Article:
Let's hope the kissing 6-year old has learned his lesson

September 27, 1996|By Mike Littwin

Georgie Porgie, puddin' and pie,

Kissed the girls and made them cry.

Then the principal came out to say,

"We gotta put little Georgie away."

It's the '90s, folks: You steal a kiss these days, you pay. Ask Bob Packwood about the new rules. Trap the odd woman in the elevator, stick your tongue down a few reluctant throats, and the next thing you know you're out on your butt faster than you can say Senate Ethics Committee.

So, maybe little Johnathan Prevette, a modern-day Georgie Porgie, should have known better.

Maybe little Johnathan Prevette -- a tow-headed 6-year-old with thick glasses and a winsome smile -- had to be stopped before the boys came out to play.

Maybe in little Johnathan Prevette we have the makings of a future senator who will someday have to resign in disgrace. Either that or grow up to be a pro football player.

Maybe . . . maybe I'm getting ahead of myself. Have you heard the story?

In the small town of Lexington, N.C., Johnathan Prevette, a first-grader at Southwestern Elementary, "stole" a kiss from a classmate. (We used to speak, in innocence, of "stolen" kisses. Now, we speak of "bringing charges," which, if you think about it, is hard to rhyme in a love song.)

Little Johnathan got her right on the cheek. From all reports, it was one time. No exchange of saliva. I think the official term for such a kiss is a peck.

He got her good, though.

He got her so good that the name of the "victim" is being withheld.

A teacher spotted the violation, or who knows what might have happened next. Little Johnathan and his tow-head were marched off to the principal, who did not suspend him, as reported.

What he did was send little Johnathan to the school's high-management classroom (which is where they send bad kids), made him miss an ice cream party (which, to a 6-year-old, is far worse than a 20-year stretch at San Quentin) and turned him into a national celebrity (which is way cool, dude).

Why all the fuss?

Because his crime was ... sexual harassment.

No, I'm serious.

Allow me to quote school spokeswoman Jane Martin: "A 6-year-old kissing another 6-year-old is inappropriate behavior. Unwelcome is unwelcome at any age."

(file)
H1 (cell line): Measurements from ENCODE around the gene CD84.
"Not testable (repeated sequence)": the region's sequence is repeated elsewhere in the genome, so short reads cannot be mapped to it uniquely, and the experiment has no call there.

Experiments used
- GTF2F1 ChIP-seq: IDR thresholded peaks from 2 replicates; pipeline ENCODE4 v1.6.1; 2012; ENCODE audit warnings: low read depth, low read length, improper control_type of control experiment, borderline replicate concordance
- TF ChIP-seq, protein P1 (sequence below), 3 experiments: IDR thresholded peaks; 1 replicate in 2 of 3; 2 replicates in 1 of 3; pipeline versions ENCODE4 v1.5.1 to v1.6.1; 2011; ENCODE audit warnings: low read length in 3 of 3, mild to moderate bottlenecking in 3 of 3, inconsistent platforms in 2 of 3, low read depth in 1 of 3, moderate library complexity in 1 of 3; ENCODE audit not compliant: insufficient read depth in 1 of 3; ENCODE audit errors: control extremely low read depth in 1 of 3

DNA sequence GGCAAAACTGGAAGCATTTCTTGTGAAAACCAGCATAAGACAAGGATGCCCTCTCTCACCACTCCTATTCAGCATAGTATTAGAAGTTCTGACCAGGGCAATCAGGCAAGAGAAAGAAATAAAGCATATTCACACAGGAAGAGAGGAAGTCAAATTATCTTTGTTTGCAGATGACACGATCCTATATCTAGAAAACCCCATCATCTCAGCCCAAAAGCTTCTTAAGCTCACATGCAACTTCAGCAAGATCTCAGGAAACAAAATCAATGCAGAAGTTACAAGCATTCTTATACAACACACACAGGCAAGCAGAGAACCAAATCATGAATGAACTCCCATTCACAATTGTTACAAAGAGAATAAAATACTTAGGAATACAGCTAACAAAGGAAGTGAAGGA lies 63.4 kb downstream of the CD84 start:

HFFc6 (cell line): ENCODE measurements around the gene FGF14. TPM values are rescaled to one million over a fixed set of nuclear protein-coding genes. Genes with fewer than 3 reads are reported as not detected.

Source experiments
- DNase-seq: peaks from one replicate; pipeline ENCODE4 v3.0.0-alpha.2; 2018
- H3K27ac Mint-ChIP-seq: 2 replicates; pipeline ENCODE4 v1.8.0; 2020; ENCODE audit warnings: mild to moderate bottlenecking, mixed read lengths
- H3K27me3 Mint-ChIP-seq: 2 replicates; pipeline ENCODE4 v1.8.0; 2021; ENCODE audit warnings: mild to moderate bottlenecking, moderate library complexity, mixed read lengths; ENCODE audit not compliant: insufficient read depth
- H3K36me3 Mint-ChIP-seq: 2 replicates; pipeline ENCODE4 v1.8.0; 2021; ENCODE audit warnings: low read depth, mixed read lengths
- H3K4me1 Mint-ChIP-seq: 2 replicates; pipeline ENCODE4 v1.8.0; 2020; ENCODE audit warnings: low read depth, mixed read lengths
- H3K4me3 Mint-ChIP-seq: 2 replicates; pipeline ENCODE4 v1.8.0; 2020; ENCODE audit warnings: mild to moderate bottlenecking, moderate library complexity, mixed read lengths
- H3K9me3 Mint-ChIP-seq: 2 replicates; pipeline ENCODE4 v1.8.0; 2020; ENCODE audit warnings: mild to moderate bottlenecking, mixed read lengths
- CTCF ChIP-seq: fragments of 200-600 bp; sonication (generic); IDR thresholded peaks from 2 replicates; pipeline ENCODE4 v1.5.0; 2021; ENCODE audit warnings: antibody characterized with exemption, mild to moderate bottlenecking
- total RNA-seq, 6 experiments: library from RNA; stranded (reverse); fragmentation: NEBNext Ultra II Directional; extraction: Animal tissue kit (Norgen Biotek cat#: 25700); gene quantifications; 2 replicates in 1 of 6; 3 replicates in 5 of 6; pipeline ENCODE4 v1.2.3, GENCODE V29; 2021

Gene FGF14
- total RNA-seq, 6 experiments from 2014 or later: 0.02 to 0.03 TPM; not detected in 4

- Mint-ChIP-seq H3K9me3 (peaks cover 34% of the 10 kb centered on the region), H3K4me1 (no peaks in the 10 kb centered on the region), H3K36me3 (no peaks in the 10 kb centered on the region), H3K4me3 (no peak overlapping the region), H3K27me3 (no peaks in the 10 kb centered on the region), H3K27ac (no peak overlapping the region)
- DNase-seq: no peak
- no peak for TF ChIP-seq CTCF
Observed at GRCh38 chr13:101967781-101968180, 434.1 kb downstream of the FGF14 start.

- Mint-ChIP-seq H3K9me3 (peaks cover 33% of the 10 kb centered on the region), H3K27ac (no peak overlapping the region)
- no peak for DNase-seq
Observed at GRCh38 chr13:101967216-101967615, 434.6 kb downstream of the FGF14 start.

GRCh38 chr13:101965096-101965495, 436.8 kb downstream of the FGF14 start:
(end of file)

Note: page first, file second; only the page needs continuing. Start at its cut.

A day later, they were backing off the sexual harassment charge because it sounded, well, stupid. They said little Johnathan broke a rule about "unwelcome touching," which is quite different, somehow. Or maybe not.

If you have just the slightest bit of common sense, or if you don't want to make the Rush Limbaugh show, you allow little Johnathan to plea bargain to a lesser offense, something along the lines of "snotty-nosed brat" or "acting like a 6-year-old."

You give him a time-out and tell him that kissing little girls is something that not even Bill "Sittin' in a tree, k-i-s-s-i-n-g" Clinton did in the first grade.

No, the ever-zealous school officials had to go for the big one. If only Freud were alive today.

Katie Couric: Dr. Freud, can a 6-year-old actually sexually harass somebody?

Freud: No, but he can date his mother.

Did you get a look at this kid?

He doesn't look like a serial kisser. He looks like a cereal eater. He looks like he could play little Mikey in the Life commercial.

But now he's got a rap sheet, or, worse, a mark on his permanent record.

He needs a lawyer, or maybe an agent. He's 6, and he's made the "Today" show, CNN and the front page of USA Today.

This is a story that plays.

I talked to someone who works in the office at Southwestern Elementary, where they must be feeling a little heat. I asked her name and she said, "I'm not allowed to say."

If she does, she'll probably get sent to the high-management class and miss her ice cream, so you can't blame her.

Here's her explanation. Every kid takes home a handbook of school rules. If you're 6 and can't yet read, your parents are supposed to read them to you. And because we've raised our consciousness and we've read statistics about all the girls who are sexually harassed by the time they leave high school, we've added a few rules.

That makes sense, unless, of course, you're 6 and your idea of a really good kiss is something made by Hershey.

Kiss and tell

Schoolyard "romance" among kids, along with tag and teasing, is as old as education itself. But now a first-grader's kiss of a classmate has gotten him booted from school for "sexual harassment." Everybody's got a story about their schoolyard experiences--first "love," first kiss, etc.--or has heard them from their kids. We want to hear about yours, and what you thought then and now. Tell us your tale by calling Sundial at (410) 783-1800 and entering the four-digit code 6110.

Pub Date: 9/27/96

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